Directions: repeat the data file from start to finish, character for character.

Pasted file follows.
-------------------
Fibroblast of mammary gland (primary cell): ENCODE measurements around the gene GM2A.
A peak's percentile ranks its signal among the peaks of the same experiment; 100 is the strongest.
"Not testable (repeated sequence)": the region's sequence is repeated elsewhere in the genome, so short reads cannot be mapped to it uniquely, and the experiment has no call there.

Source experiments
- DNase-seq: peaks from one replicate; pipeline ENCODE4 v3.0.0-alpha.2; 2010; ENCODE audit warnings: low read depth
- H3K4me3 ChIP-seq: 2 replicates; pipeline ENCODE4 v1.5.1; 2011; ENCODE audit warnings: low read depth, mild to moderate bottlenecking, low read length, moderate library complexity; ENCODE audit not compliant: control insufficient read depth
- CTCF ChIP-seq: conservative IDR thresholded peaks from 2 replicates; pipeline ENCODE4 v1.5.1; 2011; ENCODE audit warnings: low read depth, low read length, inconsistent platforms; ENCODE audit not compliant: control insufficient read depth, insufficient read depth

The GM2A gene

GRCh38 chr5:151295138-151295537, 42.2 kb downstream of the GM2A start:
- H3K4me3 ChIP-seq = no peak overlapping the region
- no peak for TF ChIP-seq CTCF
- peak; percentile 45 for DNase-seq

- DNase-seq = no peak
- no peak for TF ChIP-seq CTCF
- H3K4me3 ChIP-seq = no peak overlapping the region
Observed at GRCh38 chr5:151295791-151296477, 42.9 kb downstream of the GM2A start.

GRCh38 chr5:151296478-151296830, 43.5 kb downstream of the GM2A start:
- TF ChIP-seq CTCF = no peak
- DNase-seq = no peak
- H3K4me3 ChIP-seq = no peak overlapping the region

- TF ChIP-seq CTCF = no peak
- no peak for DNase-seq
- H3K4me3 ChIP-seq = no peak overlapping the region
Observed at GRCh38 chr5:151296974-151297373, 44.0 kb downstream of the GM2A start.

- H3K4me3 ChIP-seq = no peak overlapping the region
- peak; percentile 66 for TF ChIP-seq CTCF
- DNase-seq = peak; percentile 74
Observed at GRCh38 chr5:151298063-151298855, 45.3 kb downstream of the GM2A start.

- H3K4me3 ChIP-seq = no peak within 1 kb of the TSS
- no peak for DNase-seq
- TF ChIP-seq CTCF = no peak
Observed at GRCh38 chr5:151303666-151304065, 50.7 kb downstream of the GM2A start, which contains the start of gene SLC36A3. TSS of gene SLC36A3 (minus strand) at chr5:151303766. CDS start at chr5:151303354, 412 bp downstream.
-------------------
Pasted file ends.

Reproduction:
Fibroblast of mammary gland (primary cell): ENCODE measurements around the gene GM2A.
A peak's percentile ranks its signal among the peaks of the same experiment; 100 is the strongest.
"Not testable (repeated sequence)": the region's sequence is repeated elsewhere in the genome, so short reads cannot be mapped to it uniquely, and the experiment has no call there.

Source experiments
- DNase-seq: peaks from one replicate; pipeline ENCODE4 v3.0.0-alpha.2; 2010; ENCODE audit warnings: low read depth
- H3K4me3 ChIP-seq: 2 replicates; pipeline ENCODE4 v1.5.1; 2011; ENCODE audit warnings: low read depth, mild to moderate bottlenecking, low read length, moderate library complexity; ENCODE audit not compliant: control insufficient read depth
- CTCF ChIP-seq: conservative IDR thresholded peaks from 2 replicates; pipeline ENCODE4 v1.5.1; 2011; ENCODE audit warnings: low read depth, low read length, inconsistent platforms; ENCODE audit not compliant: control insufficient read depth, insufficient read depth

The GM2A gene

GRCh38 chr5:151295138-151295537, 42.2 kb downstream of the GM2A start:
- H3K4me3 ChIP-seq = no peak overlapping the region
- no peak for TF ChIP-seq CTCF
- peak; percentile 45 for DNase-seq

- DNase-seq = no peak
- no peak for TF ChIP-seq CTCF
- H3K4me3 ChIP-seq = no peak overlapping the region
Observed at GRCh38 chr5:151295791-151296477, 42.9 kb downstream of the GM2A start.

GRCh38 chr5:151296478-151296830, 43.5 kb downstream of the GM2A start:
- TF ChIP-seq CTCF = no peak
- DNase-seq = no peak
- H3K4me3 ChIP-seq = no peak overlapping the region

- TF ChIP-seq CTCF = no peak
- no peak for DNase-seq
- H3K4me3 ChIP-seq = no peak overlapping the region
Observed at GRCh38 chr5:151296974-151297373, 44.0 kb downstream of the GM2A start.

- H3K4me3 ChIP-seq = no peak overlapping the region
- peak; percentile 66 for TF ChIP-seq CTCF
- DNase-seq = peak; percentile 74
Observed at GRCh38 chr5:151298063-151298855, 45.3 kb downstream of the GM2A start.

- H3K4me3 ChIP-seq = no peak within 1 kb of the TSS
- no peak for DNase-seq
- TF ChIP-seq CTCF = no peak
Observed at GRCh38 chr5:151303666-151304065, 50.7 kb downstream of the GM2A start, which contains the start of gene SLC36A3. TSS of gene SLC36A3 (minus strand) at chr5:151303766. CDS start at chr5:151303354, 412 bp downstream.